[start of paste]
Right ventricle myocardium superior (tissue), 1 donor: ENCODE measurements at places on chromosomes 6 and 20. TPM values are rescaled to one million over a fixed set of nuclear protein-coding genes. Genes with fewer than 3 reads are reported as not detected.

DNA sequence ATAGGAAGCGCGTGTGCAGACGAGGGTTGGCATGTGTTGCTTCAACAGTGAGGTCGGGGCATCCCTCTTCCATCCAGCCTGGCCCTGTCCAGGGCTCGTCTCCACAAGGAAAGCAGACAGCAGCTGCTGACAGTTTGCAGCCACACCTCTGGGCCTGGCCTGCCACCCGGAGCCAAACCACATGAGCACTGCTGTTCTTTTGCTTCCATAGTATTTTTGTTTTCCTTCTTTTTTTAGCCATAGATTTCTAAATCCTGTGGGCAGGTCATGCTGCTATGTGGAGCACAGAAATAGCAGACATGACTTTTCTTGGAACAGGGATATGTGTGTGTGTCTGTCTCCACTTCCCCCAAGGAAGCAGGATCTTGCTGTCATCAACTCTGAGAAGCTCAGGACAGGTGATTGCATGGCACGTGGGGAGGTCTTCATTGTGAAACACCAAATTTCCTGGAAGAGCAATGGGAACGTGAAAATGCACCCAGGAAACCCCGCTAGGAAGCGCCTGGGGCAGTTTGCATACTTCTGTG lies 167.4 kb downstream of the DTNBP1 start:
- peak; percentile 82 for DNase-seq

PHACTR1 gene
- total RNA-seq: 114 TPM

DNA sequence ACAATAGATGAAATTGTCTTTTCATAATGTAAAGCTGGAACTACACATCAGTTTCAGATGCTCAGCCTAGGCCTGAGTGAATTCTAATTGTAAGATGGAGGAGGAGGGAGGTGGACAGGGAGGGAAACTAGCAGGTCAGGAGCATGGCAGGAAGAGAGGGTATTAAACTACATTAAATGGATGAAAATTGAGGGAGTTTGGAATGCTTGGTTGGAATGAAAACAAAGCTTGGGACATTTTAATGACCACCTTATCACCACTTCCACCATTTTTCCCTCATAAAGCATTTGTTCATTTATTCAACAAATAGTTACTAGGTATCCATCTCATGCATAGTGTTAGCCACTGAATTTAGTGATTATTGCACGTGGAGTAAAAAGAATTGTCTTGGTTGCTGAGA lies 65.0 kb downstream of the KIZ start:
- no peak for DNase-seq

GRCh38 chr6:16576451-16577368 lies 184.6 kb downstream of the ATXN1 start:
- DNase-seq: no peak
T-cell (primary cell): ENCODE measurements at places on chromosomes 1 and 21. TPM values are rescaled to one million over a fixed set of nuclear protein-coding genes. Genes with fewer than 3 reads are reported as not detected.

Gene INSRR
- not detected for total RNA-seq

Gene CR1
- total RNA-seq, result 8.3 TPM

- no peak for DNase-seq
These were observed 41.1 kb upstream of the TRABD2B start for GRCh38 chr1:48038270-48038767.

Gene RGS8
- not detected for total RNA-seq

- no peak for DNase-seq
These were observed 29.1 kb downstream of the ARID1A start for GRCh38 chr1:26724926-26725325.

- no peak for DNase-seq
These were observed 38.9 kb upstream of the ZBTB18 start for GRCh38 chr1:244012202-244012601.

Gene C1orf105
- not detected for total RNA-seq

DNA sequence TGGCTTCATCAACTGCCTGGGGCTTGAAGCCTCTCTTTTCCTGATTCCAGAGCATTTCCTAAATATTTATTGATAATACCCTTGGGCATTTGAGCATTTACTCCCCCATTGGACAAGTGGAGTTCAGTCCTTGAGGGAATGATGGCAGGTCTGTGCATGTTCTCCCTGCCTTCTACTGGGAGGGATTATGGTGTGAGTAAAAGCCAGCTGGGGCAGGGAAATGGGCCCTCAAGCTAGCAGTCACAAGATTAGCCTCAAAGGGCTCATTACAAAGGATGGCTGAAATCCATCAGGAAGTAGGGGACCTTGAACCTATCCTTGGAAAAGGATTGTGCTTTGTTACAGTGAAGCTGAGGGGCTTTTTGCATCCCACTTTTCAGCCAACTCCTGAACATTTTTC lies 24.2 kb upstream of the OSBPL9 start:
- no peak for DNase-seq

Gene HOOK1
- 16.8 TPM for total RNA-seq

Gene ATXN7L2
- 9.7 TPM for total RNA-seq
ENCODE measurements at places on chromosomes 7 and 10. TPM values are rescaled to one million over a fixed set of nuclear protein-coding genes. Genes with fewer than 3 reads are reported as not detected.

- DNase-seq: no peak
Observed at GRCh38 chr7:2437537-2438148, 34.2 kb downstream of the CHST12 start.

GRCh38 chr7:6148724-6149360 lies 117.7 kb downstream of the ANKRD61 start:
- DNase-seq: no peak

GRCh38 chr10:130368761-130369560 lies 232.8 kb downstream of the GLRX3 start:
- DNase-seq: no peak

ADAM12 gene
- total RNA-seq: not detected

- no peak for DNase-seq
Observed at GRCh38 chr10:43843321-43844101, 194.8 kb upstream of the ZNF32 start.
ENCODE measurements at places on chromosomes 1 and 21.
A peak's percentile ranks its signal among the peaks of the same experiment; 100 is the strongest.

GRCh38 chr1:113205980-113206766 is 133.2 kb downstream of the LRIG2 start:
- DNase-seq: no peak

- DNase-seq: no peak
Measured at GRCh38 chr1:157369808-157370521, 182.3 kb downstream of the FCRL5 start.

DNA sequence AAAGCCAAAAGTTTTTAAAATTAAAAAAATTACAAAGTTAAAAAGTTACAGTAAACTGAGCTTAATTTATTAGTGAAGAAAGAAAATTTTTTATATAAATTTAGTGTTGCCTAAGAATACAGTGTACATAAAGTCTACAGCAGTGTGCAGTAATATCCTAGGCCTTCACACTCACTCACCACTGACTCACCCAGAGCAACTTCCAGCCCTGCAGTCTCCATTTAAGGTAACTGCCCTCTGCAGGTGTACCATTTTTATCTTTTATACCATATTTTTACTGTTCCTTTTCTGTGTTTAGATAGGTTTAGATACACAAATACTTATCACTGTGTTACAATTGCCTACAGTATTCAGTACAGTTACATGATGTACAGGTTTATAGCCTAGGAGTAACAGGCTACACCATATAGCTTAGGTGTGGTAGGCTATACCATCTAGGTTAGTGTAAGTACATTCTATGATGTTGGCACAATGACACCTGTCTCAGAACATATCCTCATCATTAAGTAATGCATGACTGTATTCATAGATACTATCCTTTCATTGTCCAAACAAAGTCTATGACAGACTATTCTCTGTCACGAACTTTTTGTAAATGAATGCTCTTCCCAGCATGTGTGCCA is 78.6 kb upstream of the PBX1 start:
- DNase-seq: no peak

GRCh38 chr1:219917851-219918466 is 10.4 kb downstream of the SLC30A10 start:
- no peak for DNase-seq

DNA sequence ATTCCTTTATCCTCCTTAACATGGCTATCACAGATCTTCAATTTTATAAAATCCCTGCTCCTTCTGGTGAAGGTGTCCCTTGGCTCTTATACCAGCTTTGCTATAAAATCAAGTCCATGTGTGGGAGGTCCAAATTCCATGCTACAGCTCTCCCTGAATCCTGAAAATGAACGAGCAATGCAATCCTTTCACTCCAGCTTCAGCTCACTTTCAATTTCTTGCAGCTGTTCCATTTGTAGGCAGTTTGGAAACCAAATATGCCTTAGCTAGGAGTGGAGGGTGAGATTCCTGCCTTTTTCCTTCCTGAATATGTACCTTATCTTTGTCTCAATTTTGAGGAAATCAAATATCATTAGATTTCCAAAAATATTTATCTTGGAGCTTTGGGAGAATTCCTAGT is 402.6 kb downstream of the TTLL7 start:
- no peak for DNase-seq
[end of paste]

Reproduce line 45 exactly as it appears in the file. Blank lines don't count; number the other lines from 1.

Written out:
- DNase-seq: no peak